I have seen many situations where the actual reason for “doing SharePoint” is something that gets asked long after its implementation (if at all)
Antony has been kind enough to allow me to publish it here also…
The Board and the SharePoint Platypus
Did I say Platypus? Sorry I meant platitude…
Platypus are cool, cuddly and can, from what I hear, add value to any organisation and SharePoint project by giving them a warm fluffy feeling.
Platitudes are not so good, platitudes are a huge challenge for the board and your SharePoint project. Platitudes insight confusion, lack of direction and hinder the delivery of SharePoint business value to your organisation
The definition of a platitude is a word or statement that is:
“…too overused and general to be anything more than undirected statements with ultimately little meaningful contribution towards a solution…”
So what relevance does this have to your SharePoint project and engaging with your board? Well it all stems from vision: Most failing SharePoint projects I have witnessed or been involved with do not have a clear vision; in fact an alarmingly significant proportion of companies I have engaged with don’t have a clear vision!
The challenge for SharePoint projects and their visions are that it is this vision that the board hears about, it is the vision that should tell the story of the value that the SharePoint can or will deliver to the organisation and so if that vision is not strong and clear, the board will get mixed messages, the board “won’t get it”, the board will struggle to engage with the project and, in essence won’t give a damn.
Typical SharePoint project platitudes include some of these, do you recognise them? I thought so!:
- “Better Collaboration” [better than what, fileshares, our competitors, why?]
- “Be more social” [why do we need to be more social?]
- “Take control of our information” [to what end, what if we don’t?]
- “Improve efficiencies” [Company, department, me? By how much? What does good look like?].
That’s just a sample of platitudes that I see pinned to the mast as visions to SharePoint projects and in every case you can misinterpret, ask the question why and not understand how you measure and achieve that vision.
This is our challenge. In my experience a good vision serves three very valuable roles:
- Defines the difference that the project will make in business terms
- Enables us to align business requirements to the project Vision
- Articulates to the board the value the project will deliver.
These three areas are all equally important and actually can all add substance and meaning to the conversations we need to have at board level.
Get a vision
Your first step to engaging the board effectively is to get yourself a vision. My absolute favourite activity for doing this is using ‘Cover Story taken from the book ‘Gamestorming’ (Gray, D., Brown, S., Macanufo, J., 2010). It is a great collaborative exercise if facilitated well, for defining your SharePoint vision, at a platform, project or even functional level.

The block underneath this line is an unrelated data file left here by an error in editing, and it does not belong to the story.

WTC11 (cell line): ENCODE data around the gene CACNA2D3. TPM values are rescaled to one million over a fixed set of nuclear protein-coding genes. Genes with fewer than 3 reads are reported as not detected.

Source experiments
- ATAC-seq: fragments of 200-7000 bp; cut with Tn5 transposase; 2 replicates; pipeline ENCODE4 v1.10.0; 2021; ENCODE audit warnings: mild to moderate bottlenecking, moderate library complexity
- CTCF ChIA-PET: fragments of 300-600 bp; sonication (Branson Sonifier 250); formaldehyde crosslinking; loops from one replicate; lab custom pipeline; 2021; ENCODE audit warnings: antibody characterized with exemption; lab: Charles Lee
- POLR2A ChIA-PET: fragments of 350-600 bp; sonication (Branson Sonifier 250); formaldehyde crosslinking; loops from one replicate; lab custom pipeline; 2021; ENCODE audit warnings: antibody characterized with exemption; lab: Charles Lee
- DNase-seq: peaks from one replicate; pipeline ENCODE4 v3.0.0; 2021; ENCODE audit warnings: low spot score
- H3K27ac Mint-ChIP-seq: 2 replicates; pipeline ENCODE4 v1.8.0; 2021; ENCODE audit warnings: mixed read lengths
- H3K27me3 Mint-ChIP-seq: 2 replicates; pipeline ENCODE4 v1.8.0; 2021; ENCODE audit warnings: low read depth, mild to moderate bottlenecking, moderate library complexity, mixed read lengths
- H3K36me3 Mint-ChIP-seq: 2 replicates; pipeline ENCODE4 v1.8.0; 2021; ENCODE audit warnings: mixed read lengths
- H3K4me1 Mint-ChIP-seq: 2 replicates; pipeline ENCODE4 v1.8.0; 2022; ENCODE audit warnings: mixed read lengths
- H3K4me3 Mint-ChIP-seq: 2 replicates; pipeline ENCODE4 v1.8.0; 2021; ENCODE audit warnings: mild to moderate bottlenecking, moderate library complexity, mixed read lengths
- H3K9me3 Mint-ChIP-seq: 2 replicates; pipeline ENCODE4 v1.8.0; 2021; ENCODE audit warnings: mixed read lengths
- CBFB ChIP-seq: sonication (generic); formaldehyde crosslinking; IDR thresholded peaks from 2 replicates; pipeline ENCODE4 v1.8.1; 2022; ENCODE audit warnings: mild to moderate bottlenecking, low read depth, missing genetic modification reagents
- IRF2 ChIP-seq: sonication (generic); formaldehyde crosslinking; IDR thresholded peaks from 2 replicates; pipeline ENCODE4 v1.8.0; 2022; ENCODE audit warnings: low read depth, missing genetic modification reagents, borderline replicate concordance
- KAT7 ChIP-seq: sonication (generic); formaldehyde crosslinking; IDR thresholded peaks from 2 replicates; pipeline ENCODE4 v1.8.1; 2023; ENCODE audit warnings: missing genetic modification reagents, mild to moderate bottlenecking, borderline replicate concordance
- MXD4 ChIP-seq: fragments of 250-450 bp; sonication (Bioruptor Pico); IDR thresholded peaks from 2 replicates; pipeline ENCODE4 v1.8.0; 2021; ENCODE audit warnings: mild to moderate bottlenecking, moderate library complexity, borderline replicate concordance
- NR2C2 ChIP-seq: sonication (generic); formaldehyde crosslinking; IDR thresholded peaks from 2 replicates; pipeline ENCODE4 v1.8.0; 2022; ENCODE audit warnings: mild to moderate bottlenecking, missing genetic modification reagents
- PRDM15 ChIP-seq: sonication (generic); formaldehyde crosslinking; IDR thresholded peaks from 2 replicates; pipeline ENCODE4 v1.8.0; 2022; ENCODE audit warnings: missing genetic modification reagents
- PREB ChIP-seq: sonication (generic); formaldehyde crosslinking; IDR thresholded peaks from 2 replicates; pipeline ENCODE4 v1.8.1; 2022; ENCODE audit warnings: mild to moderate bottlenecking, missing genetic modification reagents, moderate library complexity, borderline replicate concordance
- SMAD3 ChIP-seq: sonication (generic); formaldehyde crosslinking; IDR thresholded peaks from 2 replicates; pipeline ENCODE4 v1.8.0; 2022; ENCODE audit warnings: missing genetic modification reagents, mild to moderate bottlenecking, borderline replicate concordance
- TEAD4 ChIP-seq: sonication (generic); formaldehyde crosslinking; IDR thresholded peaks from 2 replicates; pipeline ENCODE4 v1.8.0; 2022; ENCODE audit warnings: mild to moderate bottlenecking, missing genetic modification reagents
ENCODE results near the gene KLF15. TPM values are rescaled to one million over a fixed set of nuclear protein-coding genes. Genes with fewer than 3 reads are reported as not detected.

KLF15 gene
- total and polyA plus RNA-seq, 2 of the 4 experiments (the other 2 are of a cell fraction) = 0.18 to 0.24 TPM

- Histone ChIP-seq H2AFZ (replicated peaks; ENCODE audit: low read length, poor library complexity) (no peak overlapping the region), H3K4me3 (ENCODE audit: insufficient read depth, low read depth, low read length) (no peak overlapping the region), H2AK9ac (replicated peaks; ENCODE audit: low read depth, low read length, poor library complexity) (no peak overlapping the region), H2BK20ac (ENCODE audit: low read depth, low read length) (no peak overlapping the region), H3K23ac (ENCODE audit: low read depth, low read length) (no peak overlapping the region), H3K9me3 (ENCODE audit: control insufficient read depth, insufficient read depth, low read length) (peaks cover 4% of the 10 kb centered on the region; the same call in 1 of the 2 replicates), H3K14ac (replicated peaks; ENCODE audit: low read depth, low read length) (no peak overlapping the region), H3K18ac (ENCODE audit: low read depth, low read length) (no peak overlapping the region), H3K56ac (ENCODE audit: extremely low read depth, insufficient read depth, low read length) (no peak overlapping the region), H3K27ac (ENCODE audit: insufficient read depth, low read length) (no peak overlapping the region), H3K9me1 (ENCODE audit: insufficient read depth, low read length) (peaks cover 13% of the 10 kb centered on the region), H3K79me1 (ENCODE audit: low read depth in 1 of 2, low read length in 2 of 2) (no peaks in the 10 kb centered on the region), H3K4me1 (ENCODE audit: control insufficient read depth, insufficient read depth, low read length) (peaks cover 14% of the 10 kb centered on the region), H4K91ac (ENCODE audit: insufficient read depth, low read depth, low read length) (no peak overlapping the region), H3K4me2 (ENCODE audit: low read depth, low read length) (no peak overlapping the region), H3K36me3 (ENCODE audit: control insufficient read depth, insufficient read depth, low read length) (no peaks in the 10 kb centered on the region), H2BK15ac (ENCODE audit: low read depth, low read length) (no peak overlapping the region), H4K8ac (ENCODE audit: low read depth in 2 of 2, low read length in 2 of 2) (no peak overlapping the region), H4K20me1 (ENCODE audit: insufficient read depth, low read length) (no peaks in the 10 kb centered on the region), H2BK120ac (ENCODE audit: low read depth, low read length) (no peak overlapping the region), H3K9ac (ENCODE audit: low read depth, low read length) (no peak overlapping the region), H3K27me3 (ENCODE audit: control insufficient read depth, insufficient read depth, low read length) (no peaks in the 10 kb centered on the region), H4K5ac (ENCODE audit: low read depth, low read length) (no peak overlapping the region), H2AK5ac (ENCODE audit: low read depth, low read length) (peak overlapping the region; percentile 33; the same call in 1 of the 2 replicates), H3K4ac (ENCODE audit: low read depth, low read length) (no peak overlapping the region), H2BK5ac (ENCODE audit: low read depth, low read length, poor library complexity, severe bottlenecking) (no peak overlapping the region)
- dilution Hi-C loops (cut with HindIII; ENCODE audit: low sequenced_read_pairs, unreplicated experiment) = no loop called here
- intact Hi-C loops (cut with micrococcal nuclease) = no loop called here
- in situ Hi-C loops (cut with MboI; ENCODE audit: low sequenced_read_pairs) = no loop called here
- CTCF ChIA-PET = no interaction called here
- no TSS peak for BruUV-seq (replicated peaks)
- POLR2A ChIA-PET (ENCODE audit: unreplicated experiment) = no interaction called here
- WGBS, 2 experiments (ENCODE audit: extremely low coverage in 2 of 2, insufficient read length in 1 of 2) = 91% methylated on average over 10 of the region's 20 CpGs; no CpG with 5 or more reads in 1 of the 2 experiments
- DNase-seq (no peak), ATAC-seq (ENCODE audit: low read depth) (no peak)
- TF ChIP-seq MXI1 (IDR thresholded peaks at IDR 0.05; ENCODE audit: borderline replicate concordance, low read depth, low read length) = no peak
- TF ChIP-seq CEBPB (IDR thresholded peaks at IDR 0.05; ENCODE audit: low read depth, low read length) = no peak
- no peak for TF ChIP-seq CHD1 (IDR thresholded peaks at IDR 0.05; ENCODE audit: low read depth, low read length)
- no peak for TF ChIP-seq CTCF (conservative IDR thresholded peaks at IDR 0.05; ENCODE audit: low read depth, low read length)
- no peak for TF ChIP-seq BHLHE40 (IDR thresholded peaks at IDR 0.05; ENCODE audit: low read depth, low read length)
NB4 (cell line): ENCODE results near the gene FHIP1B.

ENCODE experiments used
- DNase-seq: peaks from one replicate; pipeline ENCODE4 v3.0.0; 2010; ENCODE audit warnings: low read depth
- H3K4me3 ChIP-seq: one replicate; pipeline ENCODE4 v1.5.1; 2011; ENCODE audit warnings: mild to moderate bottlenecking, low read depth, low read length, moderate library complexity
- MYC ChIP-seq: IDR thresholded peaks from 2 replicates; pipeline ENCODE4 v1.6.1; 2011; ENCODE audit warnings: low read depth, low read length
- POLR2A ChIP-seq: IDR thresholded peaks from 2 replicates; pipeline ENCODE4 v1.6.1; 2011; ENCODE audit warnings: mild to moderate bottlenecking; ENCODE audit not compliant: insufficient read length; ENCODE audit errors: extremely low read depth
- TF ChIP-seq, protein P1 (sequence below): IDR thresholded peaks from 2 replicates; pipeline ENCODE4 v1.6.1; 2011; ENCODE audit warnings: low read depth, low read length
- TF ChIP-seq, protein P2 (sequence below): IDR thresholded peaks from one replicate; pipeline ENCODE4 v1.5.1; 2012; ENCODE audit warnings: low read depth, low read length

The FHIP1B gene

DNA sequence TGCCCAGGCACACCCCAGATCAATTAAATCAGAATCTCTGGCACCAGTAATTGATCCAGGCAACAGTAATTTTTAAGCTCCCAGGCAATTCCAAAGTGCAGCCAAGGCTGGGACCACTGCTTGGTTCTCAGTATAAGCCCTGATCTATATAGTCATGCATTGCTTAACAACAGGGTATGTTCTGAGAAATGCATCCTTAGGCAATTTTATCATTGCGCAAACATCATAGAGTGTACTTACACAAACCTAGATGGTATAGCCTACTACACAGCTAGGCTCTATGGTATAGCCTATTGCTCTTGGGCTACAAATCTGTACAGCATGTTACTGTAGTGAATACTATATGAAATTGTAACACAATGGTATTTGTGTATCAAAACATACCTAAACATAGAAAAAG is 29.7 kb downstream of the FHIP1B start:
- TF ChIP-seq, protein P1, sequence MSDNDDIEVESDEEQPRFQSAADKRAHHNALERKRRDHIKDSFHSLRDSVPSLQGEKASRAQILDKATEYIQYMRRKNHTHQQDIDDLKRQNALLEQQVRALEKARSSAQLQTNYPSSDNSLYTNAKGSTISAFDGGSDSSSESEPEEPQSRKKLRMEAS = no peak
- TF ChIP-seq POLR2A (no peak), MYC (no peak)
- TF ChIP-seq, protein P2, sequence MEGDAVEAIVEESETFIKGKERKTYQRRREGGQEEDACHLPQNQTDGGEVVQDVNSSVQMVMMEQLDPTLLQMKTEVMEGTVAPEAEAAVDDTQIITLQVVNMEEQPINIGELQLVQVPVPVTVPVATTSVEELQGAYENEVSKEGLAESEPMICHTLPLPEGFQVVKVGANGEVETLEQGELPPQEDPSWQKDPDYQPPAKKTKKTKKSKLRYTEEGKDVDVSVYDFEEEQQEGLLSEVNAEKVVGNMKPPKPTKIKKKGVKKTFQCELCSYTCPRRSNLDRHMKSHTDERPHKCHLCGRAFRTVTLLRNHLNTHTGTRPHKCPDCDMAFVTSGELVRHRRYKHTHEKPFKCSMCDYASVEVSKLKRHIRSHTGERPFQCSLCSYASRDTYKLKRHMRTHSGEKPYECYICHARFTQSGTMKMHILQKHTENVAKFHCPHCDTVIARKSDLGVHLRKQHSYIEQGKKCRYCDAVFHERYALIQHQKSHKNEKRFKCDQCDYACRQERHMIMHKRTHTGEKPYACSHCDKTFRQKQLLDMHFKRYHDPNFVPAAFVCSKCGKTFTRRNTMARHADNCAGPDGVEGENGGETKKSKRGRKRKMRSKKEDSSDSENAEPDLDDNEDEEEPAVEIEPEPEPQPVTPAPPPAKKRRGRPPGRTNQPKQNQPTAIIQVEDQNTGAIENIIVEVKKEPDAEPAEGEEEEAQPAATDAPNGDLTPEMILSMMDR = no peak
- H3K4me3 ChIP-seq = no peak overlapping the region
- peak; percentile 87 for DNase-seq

Whatever the remit of an engagement, I always use this activity to ensure we all have a clear vision or goal to strive for during the engagement. As the activity is extremely collaborative, one advantage is that early on in the engagement I can gain an initial assessment of the dynamics of the stakeholders and whether they have a shared understanding of the goal. The activity also often unearths interesting insights into culture, personalities and the general dynamics of the group that I will need to work with and the organisation as a whole. In short, it can be a gold-mine of emergent value for you.
The exercise asks the participants to imagine that the project/initiative that they are working on has been successfully completed, actually it has not just been successful, but earth shatteringly awesomely successful! So much so that an international trade publication or Time magazine, have decided to run a full front-cover story on the project and the difference it made to the organisation and its customers!
On a whiteboard or very large piece of paper, in groups of 4-8, depending on the number of stakeholders, the participants build out the template I’ve sketched below using sketches, words, craft materials or post-it notes:
The areas on the visual canvas are used to help derive certain ‘vision’ details and are defined as follows:
- Cover – This is the front-cover and should contain the bold, hard-hitting story and perhaps images, that articulate the big story and the high-level difference that you have made delivering the project
- Big Headlines – Here you convey the substance of the story, more detail, but still hard-hitting and usually aspirational key requirements or functional areas
- Brainstorm – This area is used for ‘storing’ any ideas that don’t fit anywhere else, but quite often contains very interesting insights
- Images – I tend not to use this for SharePoint Governance work, but the areas is meant for any visuals that help define your vision and the difference this has made
- Quotes – This is really useful, what would people say about this great success? What do project members, business users, stakeholder or even customers say about what’s been delivered and the difference it has made?
- Side-Bar – This area is for capturing the details; I encourage participants to use this area to come up with measures for the difference they have made articulated in %’s, $’s, £’s, time etc.